The Gift of 2020

The Gift of 2020

I usually work my way through things by writing.

This practice forces me to gather the experiences of my body, stroll them through my brain, and force them down my arms into my fingers, making computer keys create a screen image of what I am thinking, feeling and living. I have written very few reflections or thoughts about 2020. I’ve just been absorbing it. 

The self-centered individualist tendencies we are born with cause us to do whatever it takes to fix the things that trouble us most. We tend to think primarily about ourselves. Even with a robust experience of the sanctifying grace of God, which redeems us from self-centeredness and restores us in the likeness of Jesus, I must admit that the old self still screams loudly when life gets complicated. I’ve struggled with this, as have many of my Christian friends whose posts and blogs reveal more than they might admit.

There has been a lot of self-protection: my stimulus check, my candidate, my read on the election, my mask rights, my conspiracy theories, my racial thoughts, my tribe, my government critique, my opinion about worship gatherings, my pro/con vaccine theory, my tribe. The old self still screams loudly when life gets complicated.

In many ways, Trevecca has been God’s gift to me through this pandemic. The weight of caring for employees and 4,000 students has gotten me up every morning with work to do. This work has been humbling because fixing a pandemic is far beyond my human capacity. I’m reminded of something that Anne Lamott once said about prayer … that life boils your long-winded prayers down to one simple expression: “Help me, help me, help me. Thank You, thank You, thank You.”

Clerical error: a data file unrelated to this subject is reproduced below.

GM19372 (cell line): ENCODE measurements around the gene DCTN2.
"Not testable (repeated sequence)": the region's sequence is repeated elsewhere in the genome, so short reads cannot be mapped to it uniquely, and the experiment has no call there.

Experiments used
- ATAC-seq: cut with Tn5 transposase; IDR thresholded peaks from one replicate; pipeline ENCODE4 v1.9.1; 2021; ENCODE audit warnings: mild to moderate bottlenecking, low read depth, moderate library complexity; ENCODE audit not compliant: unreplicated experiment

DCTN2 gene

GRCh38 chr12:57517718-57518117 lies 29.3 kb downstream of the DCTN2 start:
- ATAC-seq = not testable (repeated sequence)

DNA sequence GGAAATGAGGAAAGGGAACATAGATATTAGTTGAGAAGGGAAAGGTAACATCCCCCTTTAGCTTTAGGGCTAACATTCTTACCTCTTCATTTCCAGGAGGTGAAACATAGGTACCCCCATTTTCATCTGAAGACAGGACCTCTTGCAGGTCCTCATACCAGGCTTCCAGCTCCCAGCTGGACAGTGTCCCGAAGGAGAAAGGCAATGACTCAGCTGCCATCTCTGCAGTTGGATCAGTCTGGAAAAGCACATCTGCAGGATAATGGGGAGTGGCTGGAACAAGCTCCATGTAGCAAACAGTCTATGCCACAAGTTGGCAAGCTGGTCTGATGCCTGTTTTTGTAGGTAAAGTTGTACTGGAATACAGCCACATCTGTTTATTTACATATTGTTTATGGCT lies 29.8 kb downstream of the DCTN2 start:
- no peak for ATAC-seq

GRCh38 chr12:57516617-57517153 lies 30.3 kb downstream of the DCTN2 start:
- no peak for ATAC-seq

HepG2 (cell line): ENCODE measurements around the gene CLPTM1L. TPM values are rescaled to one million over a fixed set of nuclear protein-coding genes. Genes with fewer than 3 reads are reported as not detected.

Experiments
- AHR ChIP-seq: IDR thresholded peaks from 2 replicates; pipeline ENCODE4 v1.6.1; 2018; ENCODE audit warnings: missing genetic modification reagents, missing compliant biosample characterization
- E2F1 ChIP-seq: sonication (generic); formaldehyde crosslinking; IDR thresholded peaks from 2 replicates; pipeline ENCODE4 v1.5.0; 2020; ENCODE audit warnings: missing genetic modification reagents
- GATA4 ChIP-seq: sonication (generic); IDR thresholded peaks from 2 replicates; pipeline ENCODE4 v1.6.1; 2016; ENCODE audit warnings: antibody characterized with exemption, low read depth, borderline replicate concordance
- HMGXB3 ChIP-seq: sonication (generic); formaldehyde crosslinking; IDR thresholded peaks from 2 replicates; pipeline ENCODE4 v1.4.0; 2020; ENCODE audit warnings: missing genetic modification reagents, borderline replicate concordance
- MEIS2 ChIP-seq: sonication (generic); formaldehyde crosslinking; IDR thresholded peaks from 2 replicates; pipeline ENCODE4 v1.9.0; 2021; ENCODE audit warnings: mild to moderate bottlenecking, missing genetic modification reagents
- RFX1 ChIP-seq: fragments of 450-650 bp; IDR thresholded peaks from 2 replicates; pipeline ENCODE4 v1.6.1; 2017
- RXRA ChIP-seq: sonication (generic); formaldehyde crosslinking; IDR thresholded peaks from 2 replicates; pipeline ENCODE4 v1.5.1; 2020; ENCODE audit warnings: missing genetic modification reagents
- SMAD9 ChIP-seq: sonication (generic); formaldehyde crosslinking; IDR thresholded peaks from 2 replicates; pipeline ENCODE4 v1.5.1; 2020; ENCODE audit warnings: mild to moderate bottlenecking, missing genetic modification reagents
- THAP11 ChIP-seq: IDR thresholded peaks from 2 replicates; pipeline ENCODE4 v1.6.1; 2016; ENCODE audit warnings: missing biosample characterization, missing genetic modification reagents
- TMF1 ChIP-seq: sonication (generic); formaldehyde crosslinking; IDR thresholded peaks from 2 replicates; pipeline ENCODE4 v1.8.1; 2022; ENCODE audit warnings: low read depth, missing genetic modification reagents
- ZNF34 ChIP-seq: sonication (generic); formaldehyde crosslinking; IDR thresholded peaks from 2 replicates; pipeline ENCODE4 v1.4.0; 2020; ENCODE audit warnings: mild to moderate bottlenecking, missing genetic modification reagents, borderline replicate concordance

I don’t feel very profound as a college president these days. But I do feel grateful. 

My family has a motto: “Life is wrapped up in who we loved, who loved us, and what we built together.” This motto has little room for self-absorption because love lifts us out of our tiny controlled kingdoms and enmeshes us in the lives of others. At the core of the faith that has been handed down to me is the belief that humans are made in the image of God, capable of loving relationships that build families and friendships, which become communities of worship, caring, and service, which enable institutions, economies, and governments to function for the common good. It begins with the recognition that we are radically loved by God in ways we have never deserved. As the beloved of God, we are enabled to love others—or we can just sink into self and get all we can get. If we love and belong to communities that love us back, we find the capacity to build something. Denise and I have spent our lives loving our family and friends, being loved back by them, and trying to build something together—a church, a college, a city, a world. 

That’s why Trevecca Nazarene University has been God’s gift to me through the 2020 pandemic. We are building something together that matters. And our strength comes from being loved by God. Now I don’t want to avoid the stark realities of this pandemic and all the challenges it has brought our community.  We’ve had our fair share of tests, twists and turns. This is why from the very beginning we rooted our response to the pandemic in the upward call to love our neighbor. You cannot do this and be preoccupied with self or convenience. It’s also why we decided to face the pandemic with a community covenant rather than a regulatory penalty system. As a university that is committed to maturing whole persons rather than backfilling individual brains, we see this moment in time as a character formation opportunity.